In the past decade the Python community has seen a wealth of riches spring up in the area of web development. Frameworks and tools have made it easier than ever to use Python for web applications, with some focused on particular domains, others on particular footprints, and still others on particular deployment strategies. Most of these frameworks have built upon WSGI, the Web Server Gateway Interface, which became part of the Python standard library in version TK. WSGI provides some conventions for applications and servers to communicate with one another, much as it’s spiritual predecessor, CGI, provided conventions for executing scripts via a web server.
With the inclusion of WSGI, it’s possible to begin developing a web application by simply picking and choosing pieces that seem best for the task at hand. Indeed, some projects do just that. So why use a larger framework like Django, Pylons, or Blue Bream? Frameworks build upon WSGI to provide a reasonable set of defaults, a set of conventions, for getting started with development and focusing on the specific problem at hand. It’s possible to spend time evaluating libraries that map a URL to a view, but a framework’s developers have already (presumably) done such an evaluation, and chosen one that they feel will work well with the other parts of the framework. TK:Community
A framework is general purpose by definition, but that doesn’t mean your use of it must be. Put another way, most frameworks support a variety of databases, platforms, and deployment infrastructures. But just because you use that framework doesn’t mean you need to, as well. A good framework will help you get up to speed more quickly, and will let you target things for your environment when needed.
Django is a popular, powerful web framework for Python. It has lots of “batteries” included, and makes it easy to get up and going. But all of the power means you can write low quality code that still seems to work. Effective Django development means building applications that are testable, maintainable, and scalable – not only in terms of traffic or load, but in terms of being able to add developers to projects. When we’re talking about Effective Django, we’re really talking about software engineering for web applications. The examples and the details we’re going to talk about are Django specific, but the ideas and principles are not.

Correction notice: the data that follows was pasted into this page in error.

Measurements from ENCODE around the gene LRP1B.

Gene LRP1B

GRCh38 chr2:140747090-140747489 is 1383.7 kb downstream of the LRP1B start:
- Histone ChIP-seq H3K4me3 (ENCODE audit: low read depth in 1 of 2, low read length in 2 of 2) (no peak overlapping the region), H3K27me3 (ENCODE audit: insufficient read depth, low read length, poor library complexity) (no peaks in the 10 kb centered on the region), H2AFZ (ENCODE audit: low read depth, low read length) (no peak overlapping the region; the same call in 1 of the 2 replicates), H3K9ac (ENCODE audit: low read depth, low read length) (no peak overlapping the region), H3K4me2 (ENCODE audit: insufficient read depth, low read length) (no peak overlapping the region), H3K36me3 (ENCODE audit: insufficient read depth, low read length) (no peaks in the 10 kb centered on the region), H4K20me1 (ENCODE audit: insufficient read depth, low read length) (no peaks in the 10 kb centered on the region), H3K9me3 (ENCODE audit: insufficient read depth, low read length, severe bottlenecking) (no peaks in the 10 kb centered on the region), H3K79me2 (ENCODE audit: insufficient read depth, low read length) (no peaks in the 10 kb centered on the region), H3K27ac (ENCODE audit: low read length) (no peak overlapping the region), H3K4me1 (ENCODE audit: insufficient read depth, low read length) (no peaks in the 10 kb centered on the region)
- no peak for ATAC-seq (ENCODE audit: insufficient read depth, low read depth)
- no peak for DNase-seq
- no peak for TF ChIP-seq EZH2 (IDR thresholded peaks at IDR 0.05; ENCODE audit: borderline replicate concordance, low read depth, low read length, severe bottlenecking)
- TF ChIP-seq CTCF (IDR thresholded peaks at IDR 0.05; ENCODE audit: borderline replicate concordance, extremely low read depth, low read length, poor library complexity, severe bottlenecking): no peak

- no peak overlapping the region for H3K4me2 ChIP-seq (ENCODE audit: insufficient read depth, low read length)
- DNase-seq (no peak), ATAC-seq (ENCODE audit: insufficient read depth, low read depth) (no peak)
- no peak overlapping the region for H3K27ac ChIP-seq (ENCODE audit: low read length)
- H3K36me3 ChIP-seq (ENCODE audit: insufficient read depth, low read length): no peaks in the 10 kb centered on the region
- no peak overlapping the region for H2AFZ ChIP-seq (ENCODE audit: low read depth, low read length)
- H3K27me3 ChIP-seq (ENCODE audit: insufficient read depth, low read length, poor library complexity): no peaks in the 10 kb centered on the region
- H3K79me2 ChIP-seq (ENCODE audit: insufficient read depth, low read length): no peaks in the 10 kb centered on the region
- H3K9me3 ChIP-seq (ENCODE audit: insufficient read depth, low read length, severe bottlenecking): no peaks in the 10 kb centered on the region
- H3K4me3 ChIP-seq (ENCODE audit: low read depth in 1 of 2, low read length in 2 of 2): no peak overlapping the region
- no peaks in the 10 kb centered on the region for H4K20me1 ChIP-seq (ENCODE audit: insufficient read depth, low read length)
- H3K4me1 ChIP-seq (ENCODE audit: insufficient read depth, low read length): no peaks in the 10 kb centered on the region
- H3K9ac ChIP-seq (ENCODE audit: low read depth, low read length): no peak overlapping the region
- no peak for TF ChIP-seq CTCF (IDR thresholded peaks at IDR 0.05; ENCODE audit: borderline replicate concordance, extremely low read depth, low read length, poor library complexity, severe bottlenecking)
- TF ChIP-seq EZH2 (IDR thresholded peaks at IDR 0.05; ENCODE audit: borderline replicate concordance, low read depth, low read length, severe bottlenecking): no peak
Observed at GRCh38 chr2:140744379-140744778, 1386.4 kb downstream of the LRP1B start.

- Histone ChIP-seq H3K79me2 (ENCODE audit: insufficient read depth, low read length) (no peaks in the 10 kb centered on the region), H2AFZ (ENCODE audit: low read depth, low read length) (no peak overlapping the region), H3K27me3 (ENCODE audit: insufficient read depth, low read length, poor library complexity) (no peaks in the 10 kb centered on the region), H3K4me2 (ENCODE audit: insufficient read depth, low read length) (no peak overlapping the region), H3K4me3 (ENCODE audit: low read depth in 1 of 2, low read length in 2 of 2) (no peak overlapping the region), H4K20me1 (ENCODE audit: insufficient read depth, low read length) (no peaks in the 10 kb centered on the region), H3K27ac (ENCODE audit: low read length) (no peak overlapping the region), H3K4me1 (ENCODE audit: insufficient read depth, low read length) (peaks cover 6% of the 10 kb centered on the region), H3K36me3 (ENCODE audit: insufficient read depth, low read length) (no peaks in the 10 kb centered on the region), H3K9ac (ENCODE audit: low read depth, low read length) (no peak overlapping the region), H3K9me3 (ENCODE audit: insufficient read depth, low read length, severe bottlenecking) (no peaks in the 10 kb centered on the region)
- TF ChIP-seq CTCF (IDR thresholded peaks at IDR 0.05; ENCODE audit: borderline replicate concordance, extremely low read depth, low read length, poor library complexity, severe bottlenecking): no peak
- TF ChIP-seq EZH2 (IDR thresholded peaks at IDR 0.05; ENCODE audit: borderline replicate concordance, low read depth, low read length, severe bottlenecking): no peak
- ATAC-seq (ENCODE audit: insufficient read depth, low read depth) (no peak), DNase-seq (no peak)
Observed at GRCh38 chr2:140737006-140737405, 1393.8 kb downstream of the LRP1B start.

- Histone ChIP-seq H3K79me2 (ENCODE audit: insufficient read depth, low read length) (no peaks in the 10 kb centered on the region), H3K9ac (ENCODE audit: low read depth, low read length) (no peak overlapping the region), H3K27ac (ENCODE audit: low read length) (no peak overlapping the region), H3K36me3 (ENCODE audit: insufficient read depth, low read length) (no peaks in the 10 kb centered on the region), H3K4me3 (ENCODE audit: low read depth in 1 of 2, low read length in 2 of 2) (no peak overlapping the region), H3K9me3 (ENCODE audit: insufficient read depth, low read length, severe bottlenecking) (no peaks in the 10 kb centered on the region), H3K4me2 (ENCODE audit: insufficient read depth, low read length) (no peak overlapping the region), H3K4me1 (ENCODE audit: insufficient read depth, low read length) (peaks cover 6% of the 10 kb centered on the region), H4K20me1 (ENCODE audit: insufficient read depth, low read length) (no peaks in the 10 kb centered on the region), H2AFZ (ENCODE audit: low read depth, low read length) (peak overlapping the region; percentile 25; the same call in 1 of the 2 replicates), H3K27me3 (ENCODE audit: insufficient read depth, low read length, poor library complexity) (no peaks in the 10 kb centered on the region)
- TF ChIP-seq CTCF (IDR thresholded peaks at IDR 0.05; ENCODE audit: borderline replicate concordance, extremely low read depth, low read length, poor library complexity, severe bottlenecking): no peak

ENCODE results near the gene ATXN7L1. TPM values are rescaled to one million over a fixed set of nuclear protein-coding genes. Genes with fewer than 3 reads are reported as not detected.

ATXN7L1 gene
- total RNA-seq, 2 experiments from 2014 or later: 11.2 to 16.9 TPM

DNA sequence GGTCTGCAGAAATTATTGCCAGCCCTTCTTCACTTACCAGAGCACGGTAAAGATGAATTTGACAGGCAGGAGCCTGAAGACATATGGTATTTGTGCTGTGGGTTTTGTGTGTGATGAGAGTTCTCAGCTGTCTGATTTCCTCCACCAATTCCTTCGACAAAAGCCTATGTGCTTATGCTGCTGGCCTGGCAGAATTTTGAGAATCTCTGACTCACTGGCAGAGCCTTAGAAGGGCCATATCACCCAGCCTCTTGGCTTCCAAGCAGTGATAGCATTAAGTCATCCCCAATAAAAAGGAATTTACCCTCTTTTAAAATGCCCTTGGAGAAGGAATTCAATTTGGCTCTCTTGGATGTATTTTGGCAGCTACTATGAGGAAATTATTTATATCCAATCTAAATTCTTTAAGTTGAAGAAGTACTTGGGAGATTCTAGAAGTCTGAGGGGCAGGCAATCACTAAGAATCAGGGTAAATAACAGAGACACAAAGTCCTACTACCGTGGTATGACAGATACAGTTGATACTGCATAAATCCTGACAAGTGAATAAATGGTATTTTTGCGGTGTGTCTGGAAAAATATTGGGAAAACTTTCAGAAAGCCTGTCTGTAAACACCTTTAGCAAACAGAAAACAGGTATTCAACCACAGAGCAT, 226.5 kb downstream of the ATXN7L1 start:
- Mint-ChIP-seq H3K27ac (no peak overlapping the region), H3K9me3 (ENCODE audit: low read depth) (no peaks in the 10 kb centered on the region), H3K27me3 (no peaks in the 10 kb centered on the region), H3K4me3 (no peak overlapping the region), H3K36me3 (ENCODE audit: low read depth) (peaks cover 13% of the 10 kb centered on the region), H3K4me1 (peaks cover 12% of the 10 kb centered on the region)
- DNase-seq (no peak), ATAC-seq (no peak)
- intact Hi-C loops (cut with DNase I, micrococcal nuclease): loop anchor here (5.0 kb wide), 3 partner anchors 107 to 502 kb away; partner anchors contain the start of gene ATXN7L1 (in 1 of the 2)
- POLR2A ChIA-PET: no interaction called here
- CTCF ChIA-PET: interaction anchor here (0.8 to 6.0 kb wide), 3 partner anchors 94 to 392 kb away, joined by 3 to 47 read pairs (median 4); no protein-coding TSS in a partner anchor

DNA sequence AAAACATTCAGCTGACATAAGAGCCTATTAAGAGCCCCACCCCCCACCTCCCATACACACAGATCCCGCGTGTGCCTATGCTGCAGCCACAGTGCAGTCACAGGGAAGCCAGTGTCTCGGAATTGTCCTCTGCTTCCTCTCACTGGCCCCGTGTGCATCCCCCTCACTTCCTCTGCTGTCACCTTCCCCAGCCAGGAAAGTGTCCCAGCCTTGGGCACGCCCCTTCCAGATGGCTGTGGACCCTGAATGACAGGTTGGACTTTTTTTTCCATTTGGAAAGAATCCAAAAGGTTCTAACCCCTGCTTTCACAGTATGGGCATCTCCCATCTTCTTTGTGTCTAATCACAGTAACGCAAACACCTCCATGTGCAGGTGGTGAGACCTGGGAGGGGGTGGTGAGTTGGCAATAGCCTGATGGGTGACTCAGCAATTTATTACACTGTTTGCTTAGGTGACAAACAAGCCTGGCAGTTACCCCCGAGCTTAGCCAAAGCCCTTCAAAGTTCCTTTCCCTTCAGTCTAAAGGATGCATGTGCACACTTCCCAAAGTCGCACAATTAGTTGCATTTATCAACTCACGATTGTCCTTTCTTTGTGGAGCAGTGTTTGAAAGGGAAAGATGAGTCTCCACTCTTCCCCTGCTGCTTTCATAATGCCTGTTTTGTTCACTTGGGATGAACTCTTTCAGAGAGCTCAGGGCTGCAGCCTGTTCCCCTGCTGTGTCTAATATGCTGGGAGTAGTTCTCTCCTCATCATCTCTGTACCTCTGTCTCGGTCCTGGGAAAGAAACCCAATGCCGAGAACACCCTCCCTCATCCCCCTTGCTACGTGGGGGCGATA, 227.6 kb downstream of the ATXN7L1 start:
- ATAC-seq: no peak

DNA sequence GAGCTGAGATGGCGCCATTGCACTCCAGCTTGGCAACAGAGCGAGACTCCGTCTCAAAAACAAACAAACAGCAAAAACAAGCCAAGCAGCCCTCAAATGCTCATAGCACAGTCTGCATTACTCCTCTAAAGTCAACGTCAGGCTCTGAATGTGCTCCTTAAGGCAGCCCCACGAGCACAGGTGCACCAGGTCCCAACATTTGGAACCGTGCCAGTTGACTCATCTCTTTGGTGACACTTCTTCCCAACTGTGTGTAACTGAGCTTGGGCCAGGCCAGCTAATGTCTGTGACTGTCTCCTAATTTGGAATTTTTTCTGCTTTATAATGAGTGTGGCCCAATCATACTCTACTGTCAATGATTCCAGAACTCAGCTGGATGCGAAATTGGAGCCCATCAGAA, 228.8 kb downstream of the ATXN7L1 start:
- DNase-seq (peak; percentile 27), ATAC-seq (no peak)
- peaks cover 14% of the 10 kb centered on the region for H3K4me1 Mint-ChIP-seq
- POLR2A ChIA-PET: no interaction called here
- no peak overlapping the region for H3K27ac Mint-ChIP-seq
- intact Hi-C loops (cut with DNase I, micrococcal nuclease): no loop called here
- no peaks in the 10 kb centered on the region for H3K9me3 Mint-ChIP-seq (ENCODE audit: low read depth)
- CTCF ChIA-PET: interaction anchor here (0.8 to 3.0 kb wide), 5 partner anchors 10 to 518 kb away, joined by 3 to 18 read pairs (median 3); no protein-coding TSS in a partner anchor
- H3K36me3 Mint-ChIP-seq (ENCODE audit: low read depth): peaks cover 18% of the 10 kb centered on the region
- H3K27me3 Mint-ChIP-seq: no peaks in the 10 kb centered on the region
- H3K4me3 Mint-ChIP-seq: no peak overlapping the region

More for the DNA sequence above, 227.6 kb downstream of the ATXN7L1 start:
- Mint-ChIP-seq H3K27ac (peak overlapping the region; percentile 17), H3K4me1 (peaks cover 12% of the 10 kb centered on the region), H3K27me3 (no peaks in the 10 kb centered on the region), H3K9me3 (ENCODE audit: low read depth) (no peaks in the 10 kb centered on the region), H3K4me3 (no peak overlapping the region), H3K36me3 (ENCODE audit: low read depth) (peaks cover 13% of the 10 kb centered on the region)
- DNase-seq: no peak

So what does Effective Django mean? It means using Django in a way that emphasizes writing code that’s cohesive, testable, and scalable. What do each of those words mean? Well “cohesive” code is code that is focused on doing one thing, and one thing alone. It means that when you write a function or a method, that it does one thing and does it well. This is directly related to writing testable code: code that’s doing too much is often difficult to write tests for. When I find myself thinking, “Well, this piece of code is just too complex to write a test for, it’s not really worth all the effort,” that’s a signal that I need to step back and focus on simplifying it. Testable code is code that makes it straight-forward to write tests for, and that’s easy to diagnose problems with. Finally, we want to write scalable code. That doesn’t just mean it scales in terms of performance, but that it also scales in terms of your team and your team’s understanding. Applications that are well tested are easier for others to understand (and easier for them to modify), which means you’re more able to improve your application by adding engineers.
Part of being able to effectively use Django is understanding what’s available to you, and what the restrictions are. Frameworks are necessarily general purpose tools, which is great: the abstractions and tools they provide allow us to begin working immediately, without delving into the details. At some point, however, it’s useful to understand what the framework is doing for you. Whether you’re trying to stretch in a way the framework didn’t imagine, or you’re just trying to diagnose a mysterious bug, you have to look inside the black box and gain a deeper understanding. After reading Effective Django you should have an understanding of how Django’s pieces fit together, how to use them to engineer web applications, and where to look to dig deeper.
My goal is to convince you of the importance of these principles, and provide examples of how to follow them to build more robust Django applications. I’m going to walk through building a contact management application iteratively, building tests as I go.